This week’s Outlander episode, "Monsters and Heroes," is certainly the best of the season so far. It has brilliant, sensitive, tender acting by Sam Heughan and Caitriona Balfe. Rik Rankin is especially good while Lauren Lyle and John Hunter Bell bring so much heart to their performances. While it was filmed months before COVID-19 appeared and upended our lives, I could not help seeing parallels to what’s going on in the world right now.
Dr. Claire Fraser (Balfe), a 20th century surgeon now in the 18th century, is battling a deadly illness without the tools she needs. Just as today’s frontline doctors and nurses are changing practices and protocols to fight the Coronavirus, Claire is forced to adapt what she has in front of her. She is not facing a pandemic. She’s only trying to save one life–that of her husband Jamie Fraser (Heughan). But in what seems like an echo of what you hear today’s heroic healthcare workers say, Claire knows she was meant to be a healer. “That’s what I was born to be and will be until I die.”
The story begins on an ordinary day. Women are dyeing cloth while some of the men have gone out to hunt game. Jamie takes a shot at a herd of buffalo he and his son-in-law, Roger (Rankin), were tracking. While he’s reloading, he’s bitten by a venomous snake. Roger is in a way a first responder–sucking out the venom and keeping Jamie alive through the night until they are rescued. Both Rankin and especially Heughan give compelling performances. Jamie, knowing he could be facing death, gives Roger instructions. “If I die…tell Bree I’m glad of her. Give my sword to the bairn. Tell Claire I meant it.” Roger is distraught and prays, “Dear Lord, hear my voice, don’t let this man die.” How many such prayers are being said today?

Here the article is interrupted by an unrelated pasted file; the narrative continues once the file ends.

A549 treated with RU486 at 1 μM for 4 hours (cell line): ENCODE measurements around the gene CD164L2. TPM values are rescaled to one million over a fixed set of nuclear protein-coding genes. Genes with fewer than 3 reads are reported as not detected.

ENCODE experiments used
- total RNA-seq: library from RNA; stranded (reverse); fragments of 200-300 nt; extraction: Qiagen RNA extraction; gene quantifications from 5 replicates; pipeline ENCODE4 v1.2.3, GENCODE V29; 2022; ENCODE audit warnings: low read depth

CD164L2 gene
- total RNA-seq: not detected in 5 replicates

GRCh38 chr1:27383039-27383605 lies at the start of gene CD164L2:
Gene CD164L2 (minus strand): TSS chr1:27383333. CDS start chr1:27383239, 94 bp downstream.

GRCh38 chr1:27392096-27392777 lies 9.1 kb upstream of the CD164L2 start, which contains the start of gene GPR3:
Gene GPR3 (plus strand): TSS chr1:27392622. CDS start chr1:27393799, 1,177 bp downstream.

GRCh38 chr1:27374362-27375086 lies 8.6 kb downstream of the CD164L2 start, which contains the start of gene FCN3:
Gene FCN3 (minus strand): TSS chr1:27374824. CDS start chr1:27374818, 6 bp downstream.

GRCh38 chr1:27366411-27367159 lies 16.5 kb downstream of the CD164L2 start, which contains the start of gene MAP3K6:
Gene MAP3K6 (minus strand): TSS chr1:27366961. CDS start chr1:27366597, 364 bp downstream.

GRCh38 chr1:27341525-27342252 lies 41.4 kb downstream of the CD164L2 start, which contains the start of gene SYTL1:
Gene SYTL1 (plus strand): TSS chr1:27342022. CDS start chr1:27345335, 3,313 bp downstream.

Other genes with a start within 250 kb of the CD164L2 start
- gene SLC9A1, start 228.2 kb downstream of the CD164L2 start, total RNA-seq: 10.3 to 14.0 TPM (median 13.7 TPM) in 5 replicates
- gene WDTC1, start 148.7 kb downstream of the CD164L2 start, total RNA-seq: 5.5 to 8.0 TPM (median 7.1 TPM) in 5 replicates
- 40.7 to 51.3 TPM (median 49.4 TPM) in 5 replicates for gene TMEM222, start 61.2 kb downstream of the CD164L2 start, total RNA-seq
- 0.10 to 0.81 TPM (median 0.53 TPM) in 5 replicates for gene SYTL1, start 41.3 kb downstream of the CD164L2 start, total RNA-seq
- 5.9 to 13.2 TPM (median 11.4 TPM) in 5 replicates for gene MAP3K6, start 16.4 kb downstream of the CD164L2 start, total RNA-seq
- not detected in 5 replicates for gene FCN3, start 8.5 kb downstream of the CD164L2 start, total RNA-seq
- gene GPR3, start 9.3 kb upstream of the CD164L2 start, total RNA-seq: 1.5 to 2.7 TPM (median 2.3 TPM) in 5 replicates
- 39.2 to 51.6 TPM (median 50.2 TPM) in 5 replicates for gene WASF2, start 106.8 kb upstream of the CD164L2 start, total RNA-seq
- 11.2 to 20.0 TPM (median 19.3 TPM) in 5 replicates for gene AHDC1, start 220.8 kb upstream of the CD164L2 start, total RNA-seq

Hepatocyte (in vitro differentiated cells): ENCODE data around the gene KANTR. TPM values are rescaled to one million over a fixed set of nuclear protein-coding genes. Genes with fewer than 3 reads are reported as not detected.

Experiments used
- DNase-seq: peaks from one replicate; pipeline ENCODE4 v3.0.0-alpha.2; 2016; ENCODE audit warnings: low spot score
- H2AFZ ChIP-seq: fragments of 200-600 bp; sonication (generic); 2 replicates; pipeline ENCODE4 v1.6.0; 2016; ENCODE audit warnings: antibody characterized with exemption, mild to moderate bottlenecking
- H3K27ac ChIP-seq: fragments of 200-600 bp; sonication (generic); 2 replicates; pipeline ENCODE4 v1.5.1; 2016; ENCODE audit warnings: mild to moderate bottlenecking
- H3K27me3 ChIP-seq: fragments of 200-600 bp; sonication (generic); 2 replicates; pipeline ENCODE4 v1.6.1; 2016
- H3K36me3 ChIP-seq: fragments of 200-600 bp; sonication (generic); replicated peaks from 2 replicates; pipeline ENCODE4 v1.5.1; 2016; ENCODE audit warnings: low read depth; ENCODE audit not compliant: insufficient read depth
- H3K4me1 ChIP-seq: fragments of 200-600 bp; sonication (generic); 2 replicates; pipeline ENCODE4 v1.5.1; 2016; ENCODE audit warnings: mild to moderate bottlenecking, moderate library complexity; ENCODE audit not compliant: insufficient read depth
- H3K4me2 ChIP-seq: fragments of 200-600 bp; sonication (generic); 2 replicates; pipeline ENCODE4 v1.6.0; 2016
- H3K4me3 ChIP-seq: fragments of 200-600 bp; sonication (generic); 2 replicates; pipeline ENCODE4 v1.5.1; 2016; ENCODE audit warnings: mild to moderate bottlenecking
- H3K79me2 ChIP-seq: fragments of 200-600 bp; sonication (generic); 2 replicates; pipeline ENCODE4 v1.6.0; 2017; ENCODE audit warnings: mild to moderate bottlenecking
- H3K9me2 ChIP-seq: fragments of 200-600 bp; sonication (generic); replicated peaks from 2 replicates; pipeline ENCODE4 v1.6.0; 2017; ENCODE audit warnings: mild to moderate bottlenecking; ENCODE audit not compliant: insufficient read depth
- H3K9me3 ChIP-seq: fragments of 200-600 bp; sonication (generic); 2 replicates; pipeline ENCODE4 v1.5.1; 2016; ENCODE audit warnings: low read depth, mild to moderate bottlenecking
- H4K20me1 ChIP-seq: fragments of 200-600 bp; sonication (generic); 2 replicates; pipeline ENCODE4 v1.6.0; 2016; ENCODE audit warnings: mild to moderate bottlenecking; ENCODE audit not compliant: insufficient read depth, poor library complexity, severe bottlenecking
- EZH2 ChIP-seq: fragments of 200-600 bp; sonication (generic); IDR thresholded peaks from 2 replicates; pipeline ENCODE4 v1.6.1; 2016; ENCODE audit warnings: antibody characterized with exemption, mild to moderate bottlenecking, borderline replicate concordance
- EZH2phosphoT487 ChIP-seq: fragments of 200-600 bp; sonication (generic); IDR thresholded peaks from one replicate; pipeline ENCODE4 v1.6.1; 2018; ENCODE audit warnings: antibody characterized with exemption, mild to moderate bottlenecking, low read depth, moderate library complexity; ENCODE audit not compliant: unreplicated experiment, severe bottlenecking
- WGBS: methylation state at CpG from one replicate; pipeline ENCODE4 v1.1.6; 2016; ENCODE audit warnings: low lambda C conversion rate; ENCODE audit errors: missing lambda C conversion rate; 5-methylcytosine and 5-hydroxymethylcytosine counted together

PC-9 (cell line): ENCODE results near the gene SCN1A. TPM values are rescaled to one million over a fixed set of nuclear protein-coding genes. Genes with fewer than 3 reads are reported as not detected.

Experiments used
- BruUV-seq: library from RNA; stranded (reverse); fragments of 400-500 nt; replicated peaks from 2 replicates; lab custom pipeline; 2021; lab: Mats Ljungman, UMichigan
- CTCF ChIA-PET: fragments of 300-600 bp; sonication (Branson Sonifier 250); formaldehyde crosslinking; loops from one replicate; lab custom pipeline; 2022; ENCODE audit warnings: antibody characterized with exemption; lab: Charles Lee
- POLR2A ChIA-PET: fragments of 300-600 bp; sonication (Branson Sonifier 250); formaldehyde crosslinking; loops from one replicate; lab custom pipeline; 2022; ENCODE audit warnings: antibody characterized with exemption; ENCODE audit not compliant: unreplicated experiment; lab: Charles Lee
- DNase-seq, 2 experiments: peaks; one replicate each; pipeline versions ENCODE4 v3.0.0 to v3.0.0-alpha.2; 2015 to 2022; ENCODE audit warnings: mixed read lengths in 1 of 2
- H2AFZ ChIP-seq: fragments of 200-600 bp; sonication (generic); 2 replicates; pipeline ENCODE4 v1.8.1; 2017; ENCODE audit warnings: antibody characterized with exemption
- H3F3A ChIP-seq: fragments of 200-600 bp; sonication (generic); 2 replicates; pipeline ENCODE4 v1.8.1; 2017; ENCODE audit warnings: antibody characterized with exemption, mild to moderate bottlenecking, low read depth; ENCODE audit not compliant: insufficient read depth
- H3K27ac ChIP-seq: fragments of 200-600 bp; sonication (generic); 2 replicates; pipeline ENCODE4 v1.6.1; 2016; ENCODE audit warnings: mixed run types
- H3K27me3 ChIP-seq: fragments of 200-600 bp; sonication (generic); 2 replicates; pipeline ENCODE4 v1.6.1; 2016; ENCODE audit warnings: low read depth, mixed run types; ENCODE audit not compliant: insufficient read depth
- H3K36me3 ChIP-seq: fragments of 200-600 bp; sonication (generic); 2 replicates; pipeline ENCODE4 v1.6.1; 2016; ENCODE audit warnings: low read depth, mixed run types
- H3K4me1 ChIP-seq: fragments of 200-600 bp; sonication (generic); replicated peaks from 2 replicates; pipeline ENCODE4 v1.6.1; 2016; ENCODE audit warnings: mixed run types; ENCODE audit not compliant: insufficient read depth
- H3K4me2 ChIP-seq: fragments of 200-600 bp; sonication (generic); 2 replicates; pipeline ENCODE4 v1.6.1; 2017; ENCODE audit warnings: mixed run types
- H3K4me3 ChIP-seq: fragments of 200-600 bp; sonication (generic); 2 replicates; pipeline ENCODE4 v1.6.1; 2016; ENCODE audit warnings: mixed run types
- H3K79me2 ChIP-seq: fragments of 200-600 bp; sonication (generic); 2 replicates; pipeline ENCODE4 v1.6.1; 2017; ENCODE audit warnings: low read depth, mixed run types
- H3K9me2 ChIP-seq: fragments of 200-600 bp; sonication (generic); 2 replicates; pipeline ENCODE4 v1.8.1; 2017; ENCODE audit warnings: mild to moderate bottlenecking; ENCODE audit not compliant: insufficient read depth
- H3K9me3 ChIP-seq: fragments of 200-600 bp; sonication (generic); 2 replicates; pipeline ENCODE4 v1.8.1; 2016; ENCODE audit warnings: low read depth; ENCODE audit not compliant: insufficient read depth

When Jamie is finally brought to Claire’s surgery, she is shocked. His leg is swollen and inflamed. “I’ve never seen anything like it before.” Jamie, sense of humor intact, tells her she needs to work on her bedside manner. Claire has managed to distill penicillin–200 years before it is actually discovered. But she has no way of injecting it because a vengeful, ignorant man has destroyed her only syringe. She may have to amputate Jamie’s leg to save his life. He knows it and tells her he would rather die than live without his leg. Balfe gives a subtle, nuanced portrayal of the agonizing choice before her. This is fiction. But for me, it was a reminder of the terrible choices physicians are facing today. To intubate or not. To try an unproven treatment that may prove harmful. To expose oneself to a deadly virus.
The most emotional scene, the heart of the episode, comes as Jamie, slowly dying, asks Claire to sleep beside him. To touch him. Realizing how close to death he is, she strips off her nightgown and lies naked on top of him, holding onto him, begging him not to die. “No, don’t leave me. Stay with me.” It is only the power of her love that brings him back and makes him accept that he must lose his leg in order to live.
But there’s one more MacGyver moment: Roger saved the head of the snake and Brianna realizes she can engineer a makeshift syringe from its hollow teeth. Claire is able to inject the penicillin into Jamie’s bloodstream and save his leg. Later, in a tender scene, Jamie tells her that he chose not to die because he knew she needed him. “Not because you love me?” she asks. In words that so many can relate to in this crisis, he answers her. “Whether I’m dead or you. Whether we’re together or apart. I will always love you.” Love in the face of death. Human ingenuity. The courage to do what must be done. This episode had it all.
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